By Kerry Magro, Self-Advocate, National Speaker, and Author
Someone once said that ‘sarcasm is a metric for potential.’ Often at times though this is one of the hardest struggles for those with autism growing up.
A lack of sarcasm is often one of the most common characteristics of struggling with an autism diagnosis along with things such as social and communication issues, difficulties reading body language, using different tones in their voices and many more.
I remember as a young boy on the spectrum in computer class and hearing a joke that I didn’t find funny. It was a sarcastic joke by our teacher and while everyone else in the class laughed I was there completely blank. A girl looked at me after the joke had stopped like I had three heads.
Imagine going the first fifty years of your life with an invisible disorder that you don’t know you have. It affects every move you make, every word you speak, and simply everything you do. You realize you are different than other people and never fit in, only you don’t understand why. As a child, other children run away from you. You try and make friends only no one wants to be your friend. You have all kinds of sensory issues that others don’t seem to have. Your sense of taste, smell, touch, hearing, and vision are amplified as if you live in IMAX 24/7, 365 days a year. Every social interaction seems to end up as a negative one. When you attempt to join in on conversations at work, everyone ignores you as if you are invisible. You are a target of bullying and harassment, not only throughout your school years, but at your workplace as well. You spend fifty years feeling like you are on the outside of life looking in. As if there’s a glass shield keeping you away from joining in with others. You see people together out in restaurants, in malls, everywhere you go, you see them laughing, talking, having fun. Yet there you are, alone. You try and get used to it, but deep inside you long for even just one friend. The feeling of loneliness at times totally consumes you. Holidays are the worst, as you are aware that others are gathering for big celebrations, as you are home alone yet again. Sadly, this is all common to individuals on the autism spectrum.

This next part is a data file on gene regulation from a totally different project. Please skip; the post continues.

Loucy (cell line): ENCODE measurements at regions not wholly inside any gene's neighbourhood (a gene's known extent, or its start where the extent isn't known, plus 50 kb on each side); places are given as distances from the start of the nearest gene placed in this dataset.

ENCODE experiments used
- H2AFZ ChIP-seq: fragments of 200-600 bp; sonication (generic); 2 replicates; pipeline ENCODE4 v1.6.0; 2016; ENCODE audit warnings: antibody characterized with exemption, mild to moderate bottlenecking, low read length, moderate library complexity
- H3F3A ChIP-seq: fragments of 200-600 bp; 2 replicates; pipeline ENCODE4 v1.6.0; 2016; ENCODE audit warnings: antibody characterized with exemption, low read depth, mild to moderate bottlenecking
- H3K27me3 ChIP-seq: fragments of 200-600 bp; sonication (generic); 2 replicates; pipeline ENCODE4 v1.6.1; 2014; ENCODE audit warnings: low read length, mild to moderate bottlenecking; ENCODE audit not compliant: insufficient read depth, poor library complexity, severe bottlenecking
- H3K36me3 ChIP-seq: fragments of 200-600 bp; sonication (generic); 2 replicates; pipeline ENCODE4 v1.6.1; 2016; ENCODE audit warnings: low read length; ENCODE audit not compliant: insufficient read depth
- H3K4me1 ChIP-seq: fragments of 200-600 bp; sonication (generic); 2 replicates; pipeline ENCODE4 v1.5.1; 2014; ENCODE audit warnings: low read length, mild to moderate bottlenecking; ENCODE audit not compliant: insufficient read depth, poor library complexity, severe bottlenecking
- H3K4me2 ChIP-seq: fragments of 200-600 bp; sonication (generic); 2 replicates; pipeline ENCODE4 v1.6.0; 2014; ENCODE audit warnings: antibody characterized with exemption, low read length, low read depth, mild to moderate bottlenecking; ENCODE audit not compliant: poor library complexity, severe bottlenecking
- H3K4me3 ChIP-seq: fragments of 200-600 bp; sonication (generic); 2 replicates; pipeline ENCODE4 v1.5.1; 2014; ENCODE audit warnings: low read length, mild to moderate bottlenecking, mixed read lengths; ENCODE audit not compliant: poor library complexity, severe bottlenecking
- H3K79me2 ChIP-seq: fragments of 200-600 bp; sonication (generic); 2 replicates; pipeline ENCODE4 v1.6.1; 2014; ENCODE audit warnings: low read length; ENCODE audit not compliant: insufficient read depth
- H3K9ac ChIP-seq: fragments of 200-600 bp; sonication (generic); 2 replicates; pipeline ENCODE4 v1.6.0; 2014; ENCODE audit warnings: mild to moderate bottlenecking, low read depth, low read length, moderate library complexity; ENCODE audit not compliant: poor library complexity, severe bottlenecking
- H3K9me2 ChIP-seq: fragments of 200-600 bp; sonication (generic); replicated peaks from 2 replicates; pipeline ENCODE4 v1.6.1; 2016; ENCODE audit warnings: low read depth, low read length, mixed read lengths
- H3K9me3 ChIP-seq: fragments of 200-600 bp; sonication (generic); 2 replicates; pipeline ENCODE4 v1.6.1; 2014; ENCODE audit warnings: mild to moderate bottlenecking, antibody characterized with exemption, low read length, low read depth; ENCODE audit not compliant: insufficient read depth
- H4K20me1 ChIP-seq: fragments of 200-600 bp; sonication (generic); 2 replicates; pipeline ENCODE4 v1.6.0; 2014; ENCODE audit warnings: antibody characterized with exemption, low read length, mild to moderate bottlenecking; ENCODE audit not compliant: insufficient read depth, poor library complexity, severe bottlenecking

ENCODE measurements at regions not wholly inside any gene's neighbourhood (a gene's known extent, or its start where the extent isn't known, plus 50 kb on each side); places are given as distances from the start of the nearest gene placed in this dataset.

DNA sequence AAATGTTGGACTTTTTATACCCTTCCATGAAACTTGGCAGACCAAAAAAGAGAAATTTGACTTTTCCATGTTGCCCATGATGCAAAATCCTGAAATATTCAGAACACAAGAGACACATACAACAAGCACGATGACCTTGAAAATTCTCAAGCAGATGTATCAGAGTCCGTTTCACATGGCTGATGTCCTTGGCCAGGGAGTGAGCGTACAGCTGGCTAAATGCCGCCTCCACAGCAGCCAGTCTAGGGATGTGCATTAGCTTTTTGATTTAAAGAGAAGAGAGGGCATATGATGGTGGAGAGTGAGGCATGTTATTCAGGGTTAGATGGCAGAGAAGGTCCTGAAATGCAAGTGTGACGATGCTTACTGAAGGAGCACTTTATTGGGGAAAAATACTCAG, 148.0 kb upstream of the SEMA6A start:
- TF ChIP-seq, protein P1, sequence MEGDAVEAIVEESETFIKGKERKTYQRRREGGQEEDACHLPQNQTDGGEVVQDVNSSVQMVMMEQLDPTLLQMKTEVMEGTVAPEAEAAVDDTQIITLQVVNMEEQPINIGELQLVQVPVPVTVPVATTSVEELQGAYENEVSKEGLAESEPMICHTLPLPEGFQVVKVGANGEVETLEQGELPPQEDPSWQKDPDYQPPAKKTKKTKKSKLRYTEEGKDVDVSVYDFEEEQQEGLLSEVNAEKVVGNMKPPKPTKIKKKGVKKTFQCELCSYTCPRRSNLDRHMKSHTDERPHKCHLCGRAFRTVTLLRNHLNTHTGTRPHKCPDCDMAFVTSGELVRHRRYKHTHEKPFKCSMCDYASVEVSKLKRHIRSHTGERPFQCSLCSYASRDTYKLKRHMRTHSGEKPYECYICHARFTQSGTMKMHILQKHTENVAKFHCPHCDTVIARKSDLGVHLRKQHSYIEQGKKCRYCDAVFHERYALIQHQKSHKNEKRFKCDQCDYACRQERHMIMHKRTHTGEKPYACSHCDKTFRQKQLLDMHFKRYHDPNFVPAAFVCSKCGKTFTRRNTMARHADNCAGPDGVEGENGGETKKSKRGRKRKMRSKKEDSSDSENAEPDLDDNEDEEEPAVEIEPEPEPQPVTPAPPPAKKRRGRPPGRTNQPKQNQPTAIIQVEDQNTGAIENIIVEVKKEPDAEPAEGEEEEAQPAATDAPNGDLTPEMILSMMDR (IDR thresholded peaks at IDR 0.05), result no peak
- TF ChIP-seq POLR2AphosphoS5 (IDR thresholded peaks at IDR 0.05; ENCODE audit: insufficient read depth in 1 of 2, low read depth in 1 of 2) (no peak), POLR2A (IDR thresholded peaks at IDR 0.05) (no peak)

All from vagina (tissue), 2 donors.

IBCCES Certified Training Partner Nobelova Gradani is educating the Nigerian community about autism in effort to reduce stigma about ASD.
Meet Helen Obiageli Oshikoya, the founder of Nigerian-based Nobelova Gradani. Nobelova Gradani is an IBCCES Certified Training Partner that was created to help train and educate professionals that work with individuals with autism in Nigeria.
As part of their self-funded effort to address the burden of autism in Lagos Nigeria, the organization has been involved in many efforts since 2012, including school-based awareness programs, screening of at-risk children and training of middle-level intervention service providers.